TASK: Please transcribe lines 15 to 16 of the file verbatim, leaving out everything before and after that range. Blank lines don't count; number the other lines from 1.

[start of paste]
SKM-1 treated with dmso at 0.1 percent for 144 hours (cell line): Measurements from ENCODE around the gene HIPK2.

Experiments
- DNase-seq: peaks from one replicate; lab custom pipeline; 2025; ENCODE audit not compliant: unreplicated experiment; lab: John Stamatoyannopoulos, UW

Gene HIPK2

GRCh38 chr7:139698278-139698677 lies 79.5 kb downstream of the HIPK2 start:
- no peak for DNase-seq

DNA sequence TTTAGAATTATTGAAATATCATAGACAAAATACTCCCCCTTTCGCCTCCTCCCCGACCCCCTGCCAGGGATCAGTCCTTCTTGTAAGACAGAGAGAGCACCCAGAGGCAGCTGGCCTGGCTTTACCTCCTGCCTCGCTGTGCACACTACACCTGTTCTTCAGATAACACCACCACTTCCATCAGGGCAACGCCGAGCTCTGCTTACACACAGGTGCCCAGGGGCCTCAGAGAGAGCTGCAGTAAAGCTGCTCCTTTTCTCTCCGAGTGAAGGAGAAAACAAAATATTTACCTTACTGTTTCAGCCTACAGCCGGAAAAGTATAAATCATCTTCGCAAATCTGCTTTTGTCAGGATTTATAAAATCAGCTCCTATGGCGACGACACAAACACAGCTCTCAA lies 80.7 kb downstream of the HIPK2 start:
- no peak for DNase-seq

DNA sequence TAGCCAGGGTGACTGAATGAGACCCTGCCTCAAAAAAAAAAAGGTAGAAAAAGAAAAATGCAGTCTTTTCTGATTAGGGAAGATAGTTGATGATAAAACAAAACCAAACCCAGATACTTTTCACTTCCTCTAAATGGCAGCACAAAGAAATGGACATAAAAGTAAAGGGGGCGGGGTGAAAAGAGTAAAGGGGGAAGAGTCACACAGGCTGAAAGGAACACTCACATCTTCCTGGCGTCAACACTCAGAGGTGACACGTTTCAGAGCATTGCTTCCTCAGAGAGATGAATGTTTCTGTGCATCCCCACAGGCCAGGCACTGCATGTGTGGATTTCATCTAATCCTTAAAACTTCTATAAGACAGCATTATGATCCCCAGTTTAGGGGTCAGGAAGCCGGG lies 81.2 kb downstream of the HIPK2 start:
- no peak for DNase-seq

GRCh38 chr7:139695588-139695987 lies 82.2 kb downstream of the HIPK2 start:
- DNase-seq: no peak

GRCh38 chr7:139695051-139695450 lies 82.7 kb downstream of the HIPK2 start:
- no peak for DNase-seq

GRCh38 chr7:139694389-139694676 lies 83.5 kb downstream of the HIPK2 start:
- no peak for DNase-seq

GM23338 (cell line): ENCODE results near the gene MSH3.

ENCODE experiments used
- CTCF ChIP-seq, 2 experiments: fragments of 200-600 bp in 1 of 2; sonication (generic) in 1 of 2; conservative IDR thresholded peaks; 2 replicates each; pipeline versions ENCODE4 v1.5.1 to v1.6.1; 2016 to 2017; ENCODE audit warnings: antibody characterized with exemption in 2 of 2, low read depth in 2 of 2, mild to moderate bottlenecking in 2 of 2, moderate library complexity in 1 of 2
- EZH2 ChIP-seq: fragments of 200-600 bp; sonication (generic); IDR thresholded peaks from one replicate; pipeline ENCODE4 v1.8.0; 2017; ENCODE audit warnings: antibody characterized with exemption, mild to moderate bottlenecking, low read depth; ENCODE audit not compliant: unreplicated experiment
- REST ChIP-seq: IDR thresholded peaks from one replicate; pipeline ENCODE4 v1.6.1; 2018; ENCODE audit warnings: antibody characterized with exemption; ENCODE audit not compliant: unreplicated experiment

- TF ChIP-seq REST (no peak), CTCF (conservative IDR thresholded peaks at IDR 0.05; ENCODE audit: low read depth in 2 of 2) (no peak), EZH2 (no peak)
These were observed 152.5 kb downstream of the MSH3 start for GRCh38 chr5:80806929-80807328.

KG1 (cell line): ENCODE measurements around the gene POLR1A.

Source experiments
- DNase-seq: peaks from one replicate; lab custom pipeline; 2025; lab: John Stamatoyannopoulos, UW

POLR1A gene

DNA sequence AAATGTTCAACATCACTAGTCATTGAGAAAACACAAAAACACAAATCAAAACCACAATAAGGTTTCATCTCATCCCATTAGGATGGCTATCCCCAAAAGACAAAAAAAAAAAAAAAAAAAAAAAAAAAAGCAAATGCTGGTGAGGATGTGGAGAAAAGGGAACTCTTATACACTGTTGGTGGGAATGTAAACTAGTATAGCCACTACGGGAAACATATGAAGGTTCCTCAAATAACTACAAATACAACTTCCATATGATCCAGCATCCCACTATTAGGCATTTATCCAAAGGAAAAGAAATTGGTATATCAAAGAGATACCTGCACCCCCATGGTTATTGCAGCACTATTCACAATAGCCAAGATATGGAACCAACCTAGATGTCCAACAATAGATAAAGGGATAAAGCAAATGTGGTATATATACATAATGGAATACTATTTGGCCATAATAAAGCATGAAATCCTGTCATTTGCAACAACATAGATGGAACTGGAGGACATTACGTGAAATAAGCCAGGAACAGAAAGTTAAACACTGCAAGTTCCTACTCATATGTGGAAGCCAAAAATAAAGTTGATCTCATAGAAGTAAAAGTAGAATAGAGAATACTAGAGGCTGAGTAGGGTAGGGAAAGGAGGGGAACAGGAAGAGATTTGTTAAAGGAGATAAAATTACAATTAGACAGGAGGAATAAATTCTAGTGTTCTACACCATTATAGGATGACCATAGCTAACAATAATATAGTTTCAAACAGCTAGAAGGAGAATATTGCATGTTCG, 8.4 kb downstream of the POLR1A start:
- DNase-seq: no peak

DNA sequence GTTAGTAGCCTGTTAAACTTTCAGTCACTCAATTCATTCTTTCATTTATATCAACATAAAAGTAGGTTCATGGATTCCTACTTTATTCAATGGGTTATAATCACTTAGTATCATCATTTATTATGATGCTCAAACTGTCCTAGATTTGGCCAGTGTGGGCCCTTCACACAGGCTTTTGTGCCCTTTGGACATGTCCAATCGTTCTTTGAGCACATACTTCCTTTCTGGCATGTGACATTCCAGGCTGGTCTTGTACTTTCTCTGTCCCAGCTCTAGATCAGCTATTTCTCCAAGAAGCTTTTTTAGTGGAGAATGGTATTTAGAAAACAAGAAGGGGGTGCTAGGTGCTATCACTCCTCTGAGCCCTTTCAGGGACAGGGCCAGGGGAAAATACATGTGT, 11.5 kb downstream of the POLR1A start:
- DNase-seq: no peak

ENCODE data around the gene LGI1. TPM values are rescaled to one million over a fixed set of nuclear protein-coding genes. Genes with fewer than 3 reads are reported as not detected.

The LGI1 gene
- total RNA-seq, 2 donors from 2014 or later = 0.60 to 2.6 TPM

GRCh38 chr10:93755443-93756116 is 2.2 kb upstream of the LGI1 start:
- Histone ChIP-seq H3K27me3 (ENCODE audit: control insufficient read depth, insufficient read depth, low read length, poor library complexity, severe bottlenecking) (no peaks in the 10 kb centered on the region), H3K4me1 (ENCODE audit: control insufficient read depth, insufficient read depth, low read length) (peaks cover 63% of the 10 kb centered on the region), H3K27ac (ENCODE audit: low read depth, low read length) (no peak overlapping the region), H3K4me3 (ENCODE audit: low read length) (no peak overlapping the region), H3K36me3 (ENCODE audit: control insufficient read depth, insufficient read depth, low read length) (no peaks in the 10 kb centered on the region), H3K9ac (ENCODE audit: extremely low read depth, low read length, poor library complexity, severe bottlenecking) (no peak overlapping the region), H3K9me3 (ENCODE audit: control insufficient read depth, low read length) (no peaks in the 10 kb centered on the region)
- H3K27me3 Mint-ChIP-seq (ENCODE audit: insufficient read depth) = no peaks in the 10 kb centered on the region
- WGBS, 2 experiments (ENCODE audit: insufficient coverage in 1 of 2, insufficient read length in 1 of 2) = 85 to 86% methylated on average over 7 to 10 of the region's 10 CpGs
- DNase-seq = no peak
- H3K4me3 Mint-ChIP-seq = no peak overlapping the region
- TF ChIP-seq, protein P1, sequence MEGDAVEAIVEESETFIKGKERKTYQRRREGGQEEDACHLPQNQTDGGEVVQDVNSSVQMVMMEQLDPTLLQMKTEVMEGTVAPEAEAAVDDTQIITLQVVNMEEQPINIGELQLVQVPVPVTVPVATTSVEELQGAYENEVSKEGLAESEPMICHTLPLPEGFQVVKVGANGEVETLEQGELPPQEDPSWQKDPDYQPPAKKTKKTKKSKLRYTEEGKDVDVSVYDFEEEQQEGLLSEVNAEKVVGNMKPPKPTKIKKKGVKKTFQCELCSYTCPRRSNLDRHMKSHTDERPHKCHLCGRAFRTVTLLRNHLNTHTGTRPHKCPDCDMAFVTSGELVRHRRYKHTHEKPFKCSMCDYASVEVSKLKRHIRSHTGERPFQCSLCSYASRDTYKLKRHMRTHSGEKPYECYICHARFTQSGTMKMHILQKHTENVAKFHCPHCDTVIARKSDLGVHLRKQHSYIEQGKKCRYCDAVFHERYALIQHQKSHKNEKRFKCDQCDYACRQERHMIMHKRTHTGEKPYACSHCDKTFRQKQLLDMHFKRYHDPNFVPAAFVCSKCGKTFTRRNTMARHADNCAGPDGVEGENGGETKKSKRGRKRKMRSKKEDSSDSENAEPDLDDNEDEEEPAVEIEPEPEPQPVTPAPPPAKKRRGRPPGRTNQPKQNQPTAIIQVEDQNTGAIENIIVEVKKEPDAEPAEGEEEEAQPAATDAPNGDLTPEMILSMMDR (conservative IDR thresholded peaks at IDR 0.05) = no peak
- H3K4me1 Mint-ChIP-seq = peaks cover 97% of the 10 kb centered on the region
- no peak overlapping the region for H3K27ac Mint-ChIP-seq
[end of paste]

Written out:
GRCh38 chr7:139694389-139694676 lies 83.5 kb downstream of the HIPK2 start:
- no peak for DNase-seq